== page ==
A thriving business is built on productive employees who feel satisfied in their jobs. Small businesses stand a better chance at holding onto these valuable workers when they invest in them, communicate well with them and understand who they are, said LaShon Harley, director of the Durham Tech Small Business Center.
Employers should always keep an eye on the future of their company and develop employees accordingly to prevent situations that could hurt morale and cost the business money. Training and development can prepare an employee to take on new responsibilities – such as operating a new software system – as the company expands.
Business owners who don’t cultivate employees can find themselves in a jam and have to hire additional staff who are already equipped with certain skills or knowledge. This can create resentment from the untrained employee, who may think the employer didn’t value him or her enough to make an investment ahead of time.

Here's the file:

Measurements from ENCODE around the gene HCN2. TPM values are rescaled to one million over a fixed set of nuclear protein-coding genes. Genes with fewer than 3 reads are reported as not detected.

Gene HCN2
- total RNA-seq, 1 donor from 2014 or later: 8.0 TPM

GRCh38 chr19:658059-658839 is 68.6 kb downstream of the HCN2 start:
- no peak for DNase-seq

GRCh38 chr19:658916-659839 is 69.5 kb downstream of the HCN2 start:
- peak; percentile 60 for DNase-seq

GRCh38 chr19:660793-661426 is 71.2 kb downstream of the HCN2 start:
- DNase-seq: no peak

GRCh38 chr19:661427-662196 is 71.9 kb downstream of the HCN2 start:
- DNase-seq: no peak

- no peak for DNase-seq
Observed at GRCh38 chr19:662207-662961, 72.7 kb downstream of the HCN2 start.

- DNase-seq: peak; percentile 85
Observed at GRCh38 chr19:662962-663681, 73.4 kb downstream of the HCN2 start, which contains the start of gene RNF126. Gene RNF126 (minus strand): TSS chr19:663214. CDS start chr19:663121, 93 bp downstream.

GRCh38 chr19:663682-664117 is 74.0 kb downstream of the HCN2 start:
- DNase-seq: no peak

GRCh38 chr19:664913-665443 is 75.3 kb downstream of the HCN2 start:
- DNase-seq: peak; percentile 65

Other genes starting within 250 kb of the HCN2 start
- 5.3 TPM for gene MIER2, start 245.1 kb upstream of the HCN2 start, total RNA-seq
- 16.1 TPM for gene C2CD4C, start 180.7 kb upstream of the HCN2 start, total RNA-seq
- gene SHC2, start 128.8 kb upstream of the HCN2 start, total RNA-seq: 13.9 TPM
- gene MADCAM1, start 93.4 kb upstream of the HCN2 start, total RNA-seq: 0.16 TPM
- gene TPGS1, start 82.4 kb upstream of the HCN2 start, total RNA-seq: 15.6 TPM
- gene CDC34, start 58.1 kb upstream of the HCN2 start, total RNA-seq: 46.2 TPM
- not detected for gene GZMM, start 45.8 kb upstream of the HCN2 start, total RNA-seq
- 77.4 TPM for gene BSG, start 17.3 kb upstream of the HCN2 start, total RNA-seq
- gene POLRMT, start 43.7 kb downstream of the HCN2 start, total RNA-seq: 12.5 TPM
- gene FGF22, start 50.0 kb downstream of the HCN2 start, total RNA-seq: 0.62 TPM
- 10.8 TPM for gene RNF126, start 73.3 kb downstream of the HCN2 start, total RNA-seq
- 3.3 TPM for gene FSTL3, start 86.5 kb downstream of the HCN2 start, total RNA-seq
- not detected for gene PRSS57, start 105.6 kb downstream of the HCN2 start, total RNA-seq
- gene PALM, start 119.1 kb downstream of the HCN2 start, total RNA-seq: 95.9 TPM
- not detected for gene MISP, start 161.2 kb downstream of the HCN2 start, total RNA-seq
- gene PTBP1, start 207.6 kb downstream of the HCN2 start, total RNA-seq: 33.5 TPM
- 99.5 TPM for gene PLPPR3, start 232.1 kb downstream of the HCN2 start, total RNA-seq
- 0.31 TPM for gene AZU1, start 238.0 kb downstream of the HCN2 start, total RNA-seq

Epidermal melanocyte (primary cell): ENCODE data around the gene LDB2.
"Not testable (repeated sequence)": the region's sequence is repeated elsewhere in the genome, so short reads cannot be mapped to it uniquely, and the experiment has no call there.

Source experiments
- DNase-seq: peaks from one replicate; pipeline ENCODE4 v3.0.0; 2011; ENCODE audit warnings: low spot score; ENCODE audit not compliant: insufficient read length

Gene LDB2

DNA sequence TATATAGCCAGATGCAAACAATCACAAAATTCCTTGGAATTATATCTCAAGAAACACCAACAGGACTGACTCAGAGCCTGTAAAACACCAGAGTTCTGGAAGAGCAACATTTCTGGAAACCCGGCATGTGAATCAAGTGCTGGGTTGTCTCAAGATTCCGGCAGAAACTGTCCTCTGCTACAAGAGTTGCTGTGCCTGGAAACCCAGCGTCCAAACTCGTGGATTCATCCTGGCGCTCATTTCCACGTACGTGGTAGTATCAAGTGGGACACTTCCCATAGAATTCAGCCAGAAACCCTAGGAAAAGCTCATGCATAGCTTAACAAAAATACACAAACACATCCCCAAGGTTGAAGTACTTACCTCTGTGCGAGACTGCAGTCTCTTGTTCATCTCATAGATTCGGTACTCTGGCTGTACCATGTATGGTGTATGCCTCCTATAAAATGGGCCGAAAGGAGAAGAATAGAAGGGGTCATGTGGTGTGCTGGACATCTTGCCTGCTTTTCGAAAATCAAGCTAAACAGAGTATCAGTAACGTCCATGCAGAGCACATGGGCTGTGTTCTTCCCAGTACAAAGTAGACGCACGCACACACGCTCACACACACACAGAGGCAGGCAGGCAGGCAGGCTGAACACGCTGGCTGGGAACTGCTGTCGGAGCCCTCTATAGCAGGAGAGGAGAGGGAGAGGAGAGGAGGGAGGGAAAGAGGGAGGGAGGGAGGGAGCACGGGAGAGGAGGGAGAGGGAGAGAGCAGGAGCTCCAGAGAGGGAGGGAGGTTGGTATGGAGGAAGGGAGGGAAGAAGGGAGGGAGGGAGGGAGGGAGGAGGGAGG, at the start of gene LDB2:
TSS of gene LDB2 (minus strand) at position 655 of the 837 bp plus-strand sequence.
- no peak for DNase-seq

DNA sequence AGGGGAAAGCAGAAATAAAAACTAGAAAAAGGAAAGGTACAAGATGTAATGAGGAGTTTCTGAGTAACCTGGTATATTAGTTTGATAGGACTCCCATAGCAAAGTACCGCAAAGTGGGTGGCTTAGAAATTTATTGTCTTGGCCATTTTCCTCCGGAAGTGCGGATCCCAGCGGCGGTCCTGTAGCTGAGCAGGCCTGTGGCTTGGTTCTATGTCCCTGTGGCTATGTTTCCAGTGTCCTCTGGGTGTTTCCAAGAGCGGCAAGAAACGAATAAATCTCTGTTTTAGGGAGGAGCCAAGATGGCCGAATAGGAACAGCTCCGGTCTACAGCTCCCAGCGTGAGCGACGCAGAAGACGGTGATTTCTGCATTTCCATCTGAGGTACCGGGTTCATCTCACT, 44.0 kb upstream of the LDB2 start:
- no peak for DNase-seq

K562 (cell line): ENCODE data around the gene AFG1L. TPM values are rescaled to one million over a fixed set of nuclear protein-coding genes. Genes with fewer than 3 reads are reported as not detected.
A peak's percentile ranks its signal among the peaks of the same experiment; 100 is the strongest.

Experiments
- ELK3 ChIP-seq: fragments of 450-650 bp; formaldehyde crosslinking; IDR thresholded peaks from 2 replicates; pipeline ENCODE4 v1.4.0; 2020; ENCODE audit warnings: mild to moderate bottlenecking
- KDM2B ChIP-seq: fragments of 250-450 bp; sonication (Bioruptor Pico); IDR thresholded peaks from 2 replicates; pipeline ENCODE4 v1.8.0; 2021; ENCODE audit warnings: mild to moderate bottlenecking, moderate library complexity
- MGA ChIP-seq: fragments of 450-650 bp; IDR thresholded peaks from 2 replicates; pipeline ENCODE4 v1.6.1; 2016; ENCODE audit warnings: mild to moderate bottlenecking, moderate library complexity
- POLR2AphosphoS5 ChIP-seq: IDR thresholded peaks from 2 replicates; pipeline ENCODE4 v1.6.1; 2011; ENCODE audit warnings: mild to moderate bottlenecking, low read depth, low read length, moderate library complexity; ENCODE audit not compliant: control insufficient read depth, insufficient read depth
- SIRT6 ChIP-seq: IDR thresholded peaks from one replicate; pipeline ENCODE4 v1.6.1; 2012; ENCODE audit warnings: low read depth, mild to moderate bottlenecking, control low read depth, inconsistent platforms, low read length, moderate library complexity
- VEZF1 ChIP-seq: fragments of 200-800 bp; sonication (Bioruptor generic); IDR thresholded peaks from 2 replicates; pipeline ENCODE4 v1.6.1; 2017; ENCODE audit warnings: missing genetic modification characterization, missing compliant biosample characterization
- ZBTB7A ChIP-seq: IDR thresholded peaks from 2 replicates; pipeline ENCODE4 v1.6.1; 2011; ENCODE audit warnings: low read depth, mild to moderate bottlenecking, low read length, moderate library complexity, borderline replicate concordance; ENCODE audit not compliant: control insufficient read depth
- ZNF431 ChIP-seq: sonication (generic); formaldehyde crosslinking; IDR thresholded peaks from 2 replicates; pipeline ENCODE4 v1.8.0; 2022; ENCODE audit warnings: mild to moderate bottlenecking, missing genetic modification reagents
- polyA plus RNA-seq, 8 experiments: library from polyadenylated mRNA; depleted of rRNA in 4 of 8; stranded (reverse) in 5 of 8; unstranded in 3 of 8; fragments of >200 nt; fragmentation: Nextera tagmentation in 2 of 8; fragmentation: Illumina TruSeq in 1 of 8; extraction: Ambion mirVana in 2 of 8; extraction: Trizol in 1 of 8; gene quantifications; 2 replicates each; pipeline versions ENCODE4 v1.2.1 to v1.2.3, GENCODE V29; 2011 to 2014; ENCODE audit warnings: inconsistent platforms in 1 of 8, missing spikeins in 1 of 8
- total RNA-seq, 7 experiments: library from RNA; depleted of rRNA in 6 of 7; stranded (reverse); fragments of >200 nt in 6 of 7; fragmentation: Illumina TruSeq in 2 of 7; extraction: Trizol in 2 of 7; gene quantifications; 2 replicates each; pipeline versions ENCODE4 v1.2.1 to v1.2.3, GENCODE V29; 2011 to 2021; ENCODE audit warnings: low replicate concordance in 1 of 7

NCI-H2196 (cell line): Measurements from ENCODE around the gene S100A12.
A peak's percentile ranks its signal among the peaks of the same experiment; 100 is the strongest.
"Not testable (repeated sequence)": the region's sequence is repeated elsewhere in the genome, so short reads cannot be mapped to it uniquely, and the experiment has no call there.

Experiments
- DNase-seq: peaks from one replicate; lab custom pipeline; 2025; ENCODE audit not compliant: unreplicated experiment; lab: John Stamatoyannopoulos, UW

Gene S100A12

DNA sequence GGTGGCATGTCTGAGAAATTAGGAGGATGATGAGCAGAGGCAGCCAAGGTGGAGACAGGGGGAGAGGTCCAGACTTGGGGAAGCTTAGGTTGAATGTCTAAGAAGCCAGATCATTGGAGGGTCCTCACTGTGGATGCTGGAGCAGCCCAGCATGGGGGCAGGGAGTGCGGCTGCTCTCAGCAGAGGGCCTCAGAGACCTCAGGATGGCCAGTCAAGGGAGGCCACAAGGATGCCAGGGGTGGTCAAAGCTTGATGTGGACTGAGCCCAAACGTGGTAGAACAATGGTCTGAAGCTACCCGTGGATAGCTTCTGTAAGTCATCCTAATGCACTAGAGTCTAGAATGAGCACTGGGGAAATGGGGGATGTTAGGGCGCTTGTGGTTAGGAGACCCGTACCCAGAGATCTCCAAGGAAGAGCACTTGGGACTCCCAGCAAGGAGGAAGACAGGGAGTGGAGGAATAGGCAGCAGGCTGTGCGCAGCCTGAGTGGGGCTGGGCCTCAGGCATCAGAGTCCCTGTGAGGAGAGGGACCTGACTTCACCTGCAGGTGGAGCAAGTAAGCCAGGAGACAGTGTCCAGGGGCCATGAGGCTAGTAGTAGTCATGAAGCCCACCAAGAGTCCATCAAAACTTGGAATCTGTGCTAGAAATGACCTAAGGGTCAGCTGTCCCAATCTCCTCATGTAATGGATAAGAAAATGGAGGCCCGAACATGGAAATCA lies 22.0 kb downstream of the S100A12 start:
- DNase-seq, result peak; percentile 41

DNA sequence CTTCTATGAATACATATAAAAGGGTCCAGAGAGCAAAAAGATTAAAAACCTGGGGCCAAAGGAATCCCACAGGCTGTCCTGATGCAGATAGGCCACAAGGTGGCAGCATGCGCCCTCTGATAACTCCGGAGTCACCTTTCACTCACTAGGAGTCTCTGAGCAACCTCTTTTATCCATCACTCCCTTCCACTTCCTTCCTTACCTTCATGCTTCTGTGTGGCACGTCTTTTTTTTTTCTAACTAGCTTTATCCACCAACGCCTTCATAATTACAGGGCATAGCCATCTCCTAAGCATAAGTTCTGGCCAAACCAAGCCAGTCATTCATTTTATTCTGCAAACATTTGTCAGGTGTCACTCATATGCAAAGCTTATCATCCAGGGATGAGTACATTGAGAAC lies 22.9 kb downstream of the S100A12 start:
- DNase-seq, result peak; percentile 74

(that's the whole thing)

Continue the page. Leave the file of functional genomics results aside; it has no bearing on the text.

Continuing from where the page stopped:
“Now you have a morale issue,” Harley said.
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Giving feedback is another key to good employer-employee relationships. And knowing how specific workers handle that feedback is important.
“We have five generations working now,” Harley said. “Each of these groups responds to feedback in different ways.”
In addition to age, gender, ethnicity and culture also play a part. Employers should take the time to receive training in human resources to better understand these dynamics, Harley said. Also, many owners and managers lack an understanding of basic employment law, so training is valuable in this regard, too.
Wages and salaries are, of course, important to keeping workers happy. But business owners also should consider the nonmonetary types of compensation that employees would appreciate, including flexible schedules, allowing comp time accrual for vacation days, telecommuting and recognition, such as certificates. Knowing your employees will help you figure out which types they value.
Another way to hold on to good workers is to find free or low-cost ways to help them if they are facing a personal issue that is interfering with their work, Harley said. This could be as simple as lending a company car to someone whose vehicle is in the shop.
In the end, business owners should always keep in mind the rule, “Don’t forget the human part of human relations,” Harley said.